The very idea of “Walk before me,” is taken from the way sheep walk before their shepherd, and takes directions from him in order to remain safe and well taken cared of. When we are called, then regenerated by God, there is the assumption that we’d submit to His Lordship. This is a marriage we are speaking about, not a date. We saw a couple of weeks ago that God is the one taking the risk, as He is the one that passed through the dead carcasses as a symbol of His accepting the “Curse” of the terms of the covenant. God secure the terms of this covenant by His action on the cross of Jesus Christ. All of God’s wrath and judgment are placed on Christ in order for us to be made blameless (See 1 Corinthians 1:8; Philippians 2:15; 1 Thessalonians 5:23). In no way does the covenant assume obedience as a means to enter the covenant. This covenant was instituted and ratified by God alone, but in our passage, we come to realize that obedience and holiness is a result of this covenant God makes with His people. When we begin to understand the love and the grace by which this covenant is ratified, we will be motivated to keep its terms out of a love and devotion to the God that made the covenant with us. In a show of authority, God changes Abram’s name (Meaning “Exalted father”) to Abraham (“Father of a multitude”). As usual, God begins to work on our identity, before He can really do anything through us. Until our identity changes from sinner, to one who is righteous in Christ, we can’t get beyond the fact that we are a sinner. In Christ we are children of the most high, most powerful God (El Shaddai). In spite of our propensity to keep on sinning, we are made blameless in Christ Jesus. We are not able to be blameless, without a “Most powerful God!” We are blameless because He walked between the carcasses and became our curse on the tree of pain; the pain of God’s wrath, and the curse for the broken covenants, and for our heinous sin.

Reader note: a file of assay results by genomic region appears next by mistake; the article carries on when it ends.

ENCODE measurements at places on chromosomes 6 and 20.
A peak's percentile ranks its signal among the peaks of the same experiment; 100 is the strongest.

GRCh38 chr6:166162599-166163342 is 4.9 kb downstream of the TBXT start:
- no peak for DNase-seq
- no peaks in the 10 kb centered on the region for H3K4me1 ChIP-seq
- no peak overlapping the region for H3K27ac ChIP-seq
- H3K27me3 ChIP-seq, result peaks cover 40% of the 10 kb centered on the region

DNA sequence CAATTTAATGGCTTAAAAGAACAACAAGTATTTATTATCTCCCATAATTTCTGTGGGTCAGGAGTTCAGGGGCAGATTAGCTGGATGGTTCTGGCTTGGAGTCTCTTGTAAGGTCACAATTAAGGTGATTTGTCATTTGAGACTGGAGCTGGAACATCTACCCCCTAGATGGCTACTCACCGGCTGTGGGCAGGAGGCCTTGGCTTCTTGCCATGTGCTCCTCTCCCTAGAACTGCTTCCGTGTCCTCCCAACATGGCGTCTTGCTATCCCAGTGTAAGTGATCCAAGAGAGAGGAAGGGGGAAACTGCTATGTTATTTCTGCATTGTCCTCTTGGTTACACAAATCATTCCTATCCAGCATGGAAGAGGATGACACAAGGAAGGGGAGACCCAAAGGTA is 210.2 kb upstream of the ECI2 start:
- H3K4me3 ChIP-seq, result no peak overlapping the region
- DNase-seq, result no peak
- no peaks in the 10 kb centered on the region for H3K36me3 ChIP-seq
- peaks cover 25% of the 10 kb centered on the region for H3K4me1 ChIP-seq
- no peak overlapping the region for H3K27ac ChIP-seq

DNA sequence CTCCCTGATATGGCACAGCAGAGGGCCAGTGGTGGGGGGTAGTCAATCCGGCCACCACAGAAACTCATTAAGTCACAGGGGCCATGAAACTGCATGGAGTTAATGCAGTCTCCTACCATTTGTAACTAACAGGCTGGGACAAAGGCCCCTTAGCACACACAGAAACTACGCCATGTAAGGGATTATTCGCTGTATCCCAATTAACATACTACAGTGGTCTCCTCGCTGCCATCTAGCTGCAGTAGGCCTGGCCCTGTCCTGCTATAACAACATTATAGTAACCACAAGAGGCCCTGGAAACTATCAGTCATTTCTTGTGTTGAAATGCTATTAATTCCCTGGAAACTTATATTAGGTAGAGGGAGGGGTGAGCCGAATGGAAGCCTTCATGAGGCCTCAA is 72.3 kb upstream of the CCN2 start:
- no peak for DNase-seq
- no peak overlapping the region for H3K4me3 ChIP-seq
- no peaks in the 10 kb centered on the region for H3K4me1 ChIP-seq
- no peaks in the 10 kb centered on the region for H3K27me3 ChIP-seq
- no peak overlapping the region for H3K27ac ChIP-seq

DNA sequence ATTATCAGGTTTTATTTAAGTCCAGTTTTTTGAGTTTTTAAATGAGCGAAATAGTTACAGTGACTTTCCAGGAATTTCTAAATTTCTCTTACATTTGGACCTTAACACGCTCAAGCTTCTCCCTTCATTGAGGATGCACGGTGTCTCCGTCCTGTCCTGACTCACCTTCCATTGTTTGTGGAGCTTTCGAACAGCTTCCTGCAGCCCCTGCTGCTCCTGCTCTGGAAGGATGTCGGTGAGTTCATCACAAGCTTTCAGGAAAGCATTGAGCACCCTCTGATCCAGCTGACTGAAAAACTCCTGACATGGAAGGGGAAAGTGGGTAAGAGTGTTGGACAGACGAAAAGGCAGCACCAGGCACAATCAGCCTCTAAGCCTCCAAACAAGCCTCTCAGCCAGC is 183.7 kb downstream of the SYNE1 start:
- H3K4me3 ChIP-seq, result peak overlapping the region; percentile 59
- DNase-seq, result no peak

In this set of verse God expands the covenant from making him a great nation (Genesis 12:2) to making him the father of many nations, and granting him the land of Canaan, and a royal line (Genesis 1:1-8). In spite of the fact that Genesis 17:8 calls this an “Everlasting covenant,” Nehemiah reminds us that the land and royalty has been fulfilled by a faithful God (Nehemiah 9:7-8). The everlasting nature of this covenant is seen through Paul’s pen (Romans 4 and Romans 9).

B. The Covenant Expressed (Genesis 17:9-14)
A ritual called circumcision expressed the sign of the covenant. The ritual, like many other rituals in the bible are not necessarily unique to the bible, and demonstrates that God is truly a missional God, who uses many customs in the culture he is speaking into in order to contextualize His message, and often complete the story with His own. God is the initiator of the covenant, but man must respond (See John 1:12-13; Romans 10:9, 10). Why circumcision? That question has been asked forever, but I think there are at least a few things that can be added to the conversation. First, it is a sexual sign, executed on a man’s sexual organ. This is a reminder that it is not man’s sexual/physical ability that fulfilled the promise, but God. God is in control of every aspect of human endeavor, including our reproductive ability. Man didn’t generate the promised seed, God did! The promises are fulfilled by Him, and not us (See too John 1:12-13). Secondly, that organ must be used in fidelity, as a sign of one’s fidelity to the covenant (See Job 31:1; 1 Thessalonians 4:3-5). A godly line is most often produced by preserving purity in your marriages (Malachi 2:10-17). Thirdly, I find this quite interesting that God made this covenant with the man, and not the woman. This highlights once again the fact that God elects heads of every major movement, and for whatever reason He uses men to be responsible for that role. It is not that He doesn’t love Sarai, or that she is incompetent, and Abram is more competent. It is no different than the fact that God chose Abram out of paganism, and not Immanuel. He just does what He wants in His free, unconditional and sovereign manner. For whatever reason He makes man responsible for the spiritual growth of his home, and with responsibility comes greater sacrifice.